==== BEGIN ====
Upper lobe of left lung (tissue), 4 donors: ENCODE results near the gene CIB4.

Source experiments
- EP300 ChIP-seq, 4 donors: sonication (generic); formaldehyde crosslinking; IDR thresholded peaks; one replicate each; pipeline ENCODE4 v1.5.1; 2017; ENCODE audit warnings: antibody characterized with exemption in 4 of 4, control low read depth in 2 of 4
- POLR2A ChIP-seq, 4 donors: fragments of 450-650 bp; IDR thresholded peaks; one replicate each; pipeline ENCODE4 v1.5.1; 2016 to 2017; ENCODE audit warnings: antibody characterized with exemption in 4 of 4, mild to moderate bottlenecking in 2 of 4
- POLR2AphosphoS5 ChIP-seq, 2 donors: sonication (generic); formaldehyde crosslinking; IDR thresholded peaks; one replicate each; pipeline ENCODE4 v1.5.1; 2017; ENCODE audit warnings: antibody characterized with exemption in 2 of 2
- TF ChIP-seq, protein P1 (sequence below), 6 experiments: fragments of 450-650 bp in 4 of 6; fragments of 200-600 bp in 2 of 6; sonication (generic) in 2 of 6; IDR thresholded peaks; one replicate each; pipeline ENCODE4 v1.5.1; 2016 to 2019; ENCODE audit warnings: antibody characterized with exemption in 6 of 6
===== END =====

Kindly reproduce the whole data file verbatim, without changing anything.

Upper lobe of left lung (tissue), 4 donors: ENCODE results near the gene CIB4.

Source experiments
- EP300 ChIP-seq, 4 donors: sonication (generic); formaldehyde crosslinking; IDR thresholded peaks; one replicate each; pipeline ENCODE4 v1.5.1; 2017; ENCODE audit warnings: antibody characterized with exemption in 4 of 4, control low read depth in 2 of 4
- POLR2A ChIP-seq, 4 donors: fragments of 450-650 bp; IDR thresholded peaks; one replicate each; pipeline ENCODE4 v1.5.1; 2016 to 2017; ENCODE audit warnings: antibody characterized with exemption in 4 of 4, mild to moderate bottlenecking in 2 of 4
- POLR2AphosphoS5 ChIP-seq, 2 donors: sonication (generic); formaldehyde crosslinking; IDR thresholded peaks; one replicate each; pipeline ENCODE4 v1.5.1; 2017; ENCODE audit warnings: antibody characterized with exemption in 2 of 2
- TF ChIP-seq, protein P1 (sequence below), 6 experiments: fragments of 450-650 bp in 4 of 6; fragments of 200-600 bp in 2 of 6; sonication (generic) in 2 of 6; IDR thresholded peaks; one replicate each; pipeline ENCODE4 v1.5.1; 2016 to 2019; ENCODE audit warnings: antibody characterized with exemption in 6 of 6